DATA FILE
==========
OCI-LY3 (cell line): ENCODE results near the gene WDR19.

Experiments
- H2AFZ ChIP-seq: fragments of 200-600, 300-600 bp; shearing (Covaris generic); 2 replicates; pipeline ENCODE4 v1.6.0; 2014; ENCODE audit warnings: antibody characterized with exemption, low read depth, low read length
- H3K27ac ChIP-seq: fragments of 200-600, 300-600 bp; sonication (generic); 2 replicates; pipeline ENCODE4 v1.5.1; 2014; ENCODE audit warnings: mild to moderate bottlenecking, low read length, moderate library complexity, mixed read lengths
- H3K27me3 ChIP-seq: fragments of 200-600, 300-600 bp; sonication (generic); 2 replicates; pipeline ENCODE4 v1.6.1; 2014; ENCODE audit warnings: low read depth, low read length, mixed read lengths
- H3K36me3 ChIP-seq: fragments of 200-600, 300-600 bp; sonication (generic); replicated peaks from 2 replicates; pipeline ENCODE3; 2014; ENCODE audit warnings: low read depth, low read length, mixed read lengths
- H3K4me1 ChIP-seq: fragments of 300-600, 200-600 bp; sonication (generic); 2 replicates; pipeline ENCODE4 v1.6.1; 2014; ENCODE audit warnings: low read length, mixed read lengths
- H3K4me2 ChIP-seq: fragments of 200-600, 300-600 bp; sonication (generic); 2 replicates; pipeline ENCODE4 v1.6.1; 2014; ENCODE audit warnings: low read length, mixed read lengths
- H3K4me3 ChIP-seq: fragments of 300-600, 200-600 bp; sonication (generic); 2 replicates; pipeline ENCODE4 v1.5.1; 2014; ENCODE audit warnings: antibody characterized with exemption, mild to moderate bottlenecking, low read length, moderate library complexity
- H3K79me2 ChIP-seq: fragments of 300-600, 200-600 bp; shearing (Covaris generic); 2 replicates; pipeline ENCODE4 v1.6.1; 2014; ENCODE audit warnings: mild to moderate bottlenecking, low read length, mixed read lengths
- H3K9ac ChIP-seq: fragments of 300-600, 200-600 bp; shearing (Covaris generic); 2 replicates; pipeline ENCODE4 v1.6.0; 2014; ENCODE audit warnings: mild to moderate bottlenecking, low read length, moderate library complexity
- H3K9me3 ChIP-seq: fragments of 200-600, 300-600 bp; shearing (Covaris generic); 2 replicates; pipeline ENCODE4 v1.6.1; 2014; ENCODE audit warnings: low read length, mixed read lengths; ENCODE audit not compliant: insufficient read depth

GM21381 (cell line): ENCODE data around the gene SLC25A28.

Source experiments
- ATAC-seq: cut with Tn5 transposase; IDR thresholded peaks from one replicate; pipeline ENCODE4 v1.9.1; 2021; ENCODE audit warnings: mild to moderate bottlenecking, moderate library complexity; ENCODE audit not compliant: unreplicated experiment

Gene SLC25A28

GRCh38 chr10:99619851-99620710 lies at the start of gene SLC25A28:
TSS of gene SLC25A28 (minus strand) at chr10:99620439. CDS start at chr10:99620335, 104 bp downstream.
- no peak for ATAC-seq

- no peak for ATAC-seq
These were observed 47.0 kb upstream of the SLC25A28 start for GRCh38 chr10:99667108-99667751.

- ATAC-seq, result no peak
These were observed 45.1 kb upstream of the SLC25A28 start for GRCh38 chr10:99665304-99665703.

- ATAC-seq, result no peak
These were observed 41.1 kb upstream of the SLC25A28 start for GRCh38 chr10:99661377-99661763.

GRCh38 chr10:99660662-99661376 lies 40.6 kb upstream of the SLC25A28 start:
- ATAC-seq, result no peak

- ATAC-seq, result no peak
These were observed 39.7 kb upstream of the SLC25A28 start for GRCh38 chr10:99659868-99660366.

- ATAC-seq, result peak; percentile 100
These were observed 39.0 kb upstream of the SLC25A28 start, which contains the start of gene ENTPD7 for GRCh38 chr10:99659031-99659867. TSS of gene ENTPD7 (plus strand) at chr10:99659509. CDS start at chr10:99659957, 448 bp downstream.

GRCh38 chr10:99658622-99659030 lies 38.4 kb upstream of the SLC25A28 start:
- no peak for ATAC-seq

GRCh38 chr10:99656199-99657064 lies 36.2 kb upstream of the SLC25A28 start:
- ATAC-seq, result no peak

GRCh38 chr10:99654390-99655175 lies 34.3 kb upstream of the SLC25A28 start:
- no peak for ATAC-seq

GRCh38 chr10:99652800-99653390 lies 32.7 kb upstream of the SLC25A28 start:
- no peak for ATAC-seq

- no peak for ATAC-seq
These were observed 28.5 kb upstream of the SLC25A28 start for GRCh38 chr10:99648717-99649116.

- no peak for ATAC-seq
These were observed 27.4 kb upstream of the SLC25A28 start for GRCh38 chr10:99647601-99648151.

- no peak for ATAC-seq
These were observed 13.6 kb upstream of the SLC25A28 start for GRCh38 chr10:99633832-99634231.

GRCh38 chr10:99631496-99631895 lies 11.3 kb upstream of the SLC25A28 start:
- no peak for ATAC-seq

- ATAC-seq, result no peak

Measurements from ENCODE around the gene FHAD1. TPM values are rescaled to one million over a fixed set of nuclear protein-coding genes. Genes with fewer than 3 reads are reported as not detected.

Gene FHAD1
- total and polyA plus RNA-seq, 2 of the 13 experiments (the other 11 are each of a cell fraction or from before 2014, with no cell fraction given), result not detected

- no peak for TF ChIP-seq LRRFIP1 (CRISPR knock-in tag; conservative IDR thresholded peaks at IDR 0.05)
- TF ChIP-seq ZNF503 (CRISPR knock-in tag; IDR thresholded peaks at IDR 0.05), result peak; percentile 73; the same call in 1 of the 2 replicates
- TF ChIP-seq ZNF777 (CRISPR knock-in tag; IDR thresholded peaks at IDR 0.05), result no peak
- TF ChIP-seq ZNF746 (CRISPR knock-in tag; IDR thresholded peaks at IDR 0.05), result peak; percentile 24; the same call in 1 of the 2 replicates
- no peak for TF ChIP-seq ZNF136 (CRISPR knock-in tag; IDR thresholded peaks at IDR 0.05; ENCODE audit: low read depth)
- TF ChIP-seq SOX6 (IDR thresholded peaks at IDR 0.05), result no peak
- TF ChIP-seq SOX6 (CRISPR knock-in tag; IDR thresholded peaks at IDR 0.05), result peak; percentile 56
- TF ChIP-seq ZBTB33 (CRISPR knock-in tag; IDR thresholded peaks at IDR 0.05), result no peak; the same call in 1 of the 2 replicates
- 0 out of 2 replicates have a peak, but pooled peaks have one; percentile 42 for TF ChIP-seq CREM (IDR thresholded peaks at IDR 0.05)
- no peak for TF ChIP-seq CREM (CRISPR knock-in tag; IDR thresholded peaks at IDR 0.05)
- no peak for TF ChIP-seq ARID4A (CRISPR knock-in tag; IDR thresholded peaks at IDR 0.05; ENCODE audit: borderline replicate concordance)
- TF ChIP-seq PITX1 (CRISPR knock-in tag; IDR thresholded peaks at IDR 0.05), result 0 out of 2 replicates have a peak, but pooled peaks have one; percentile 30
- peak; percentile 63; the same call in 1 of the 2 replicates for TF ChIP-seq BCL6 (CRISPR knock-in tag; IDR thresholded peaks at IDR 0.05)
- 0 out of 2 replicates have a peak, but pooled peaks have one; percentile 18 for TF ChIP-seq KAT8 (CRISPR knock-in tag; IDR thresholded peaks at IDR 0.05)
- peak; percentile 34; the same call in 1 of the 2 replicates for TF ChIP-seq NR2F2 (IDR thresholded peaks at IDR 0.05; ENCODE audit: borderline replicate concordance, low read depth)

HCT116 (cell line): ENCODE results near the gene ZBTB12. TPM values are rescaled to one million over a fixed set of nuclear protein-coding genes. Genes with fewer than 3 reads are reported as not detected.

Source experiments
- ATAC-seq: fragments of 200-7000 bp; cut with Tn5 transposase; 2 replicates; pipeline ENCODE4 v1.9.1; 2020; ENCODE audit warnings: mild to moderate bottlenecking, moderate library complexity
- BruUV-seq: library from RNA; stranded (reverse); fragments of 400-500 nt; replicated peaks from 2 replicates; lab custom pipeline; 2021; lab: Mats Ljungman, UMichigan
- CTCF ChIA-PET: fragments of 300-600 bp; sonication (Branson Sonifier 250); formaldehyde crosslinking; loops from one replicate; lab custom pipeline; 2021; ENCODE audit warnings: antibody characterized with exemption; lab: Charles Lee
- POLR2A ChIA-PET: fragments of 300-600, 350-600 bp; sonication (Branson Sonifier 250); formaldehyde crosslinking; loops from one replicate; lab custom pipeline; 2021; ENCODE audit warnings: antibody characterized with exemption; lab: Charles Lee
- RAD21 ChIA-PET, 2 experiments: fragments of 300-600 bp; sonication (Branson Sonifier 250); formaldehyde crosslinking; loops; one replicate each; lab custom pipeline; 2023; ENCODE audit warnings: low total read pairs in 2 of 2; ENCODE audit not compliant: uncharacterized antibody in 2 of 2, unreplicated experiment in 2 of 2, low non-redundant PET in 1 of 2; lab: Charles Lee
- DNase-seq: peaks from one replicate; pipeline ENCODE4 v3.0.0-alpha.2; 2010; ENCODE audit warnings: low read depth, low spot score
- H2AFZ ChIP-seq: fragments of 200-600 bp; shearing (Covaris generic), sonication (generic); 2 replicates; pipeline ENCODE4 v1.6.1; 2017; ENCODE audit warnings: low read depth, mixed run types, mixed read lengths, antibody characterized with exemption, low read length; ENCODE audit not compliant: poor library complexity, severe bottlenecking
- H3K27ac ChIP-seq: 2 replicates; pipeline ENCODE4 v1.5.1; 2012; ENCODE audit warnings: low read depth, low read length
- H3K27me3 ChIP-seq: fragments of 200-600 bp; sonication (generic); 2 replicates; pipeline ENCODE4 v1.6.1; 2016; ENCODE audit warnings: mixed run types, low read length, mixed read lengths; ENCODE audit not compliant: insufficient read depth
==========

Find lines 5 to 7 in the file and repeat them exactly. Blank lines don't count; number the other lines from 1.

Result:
- H3K27me3 ChIP-seq: fragments of 200-600, 300-600 bp; sonication (generic); 2 replicates; pipeline ENCODE4 v1.6.1; 2014; ENCODE audit warnings: low read depth, low read length, mixed read lengths
- H3K36me3 ChIP-seq: fragments of 200-600, 300-600 bp; sonication (generic); replicated peaks from 2 replicates; pipeline ENCODE3; 2014; ENCODE audit warnings: low read depth, low read length, mixed read lengths
- H3K4me1 ChIP-seq: fragments of 300-600, 200-600 bp; sonication (generic); 2 replicates; pipeline ENCODE4 v1.6.1; 2014; ENCODE audit warnings: low read length, mixed read lengths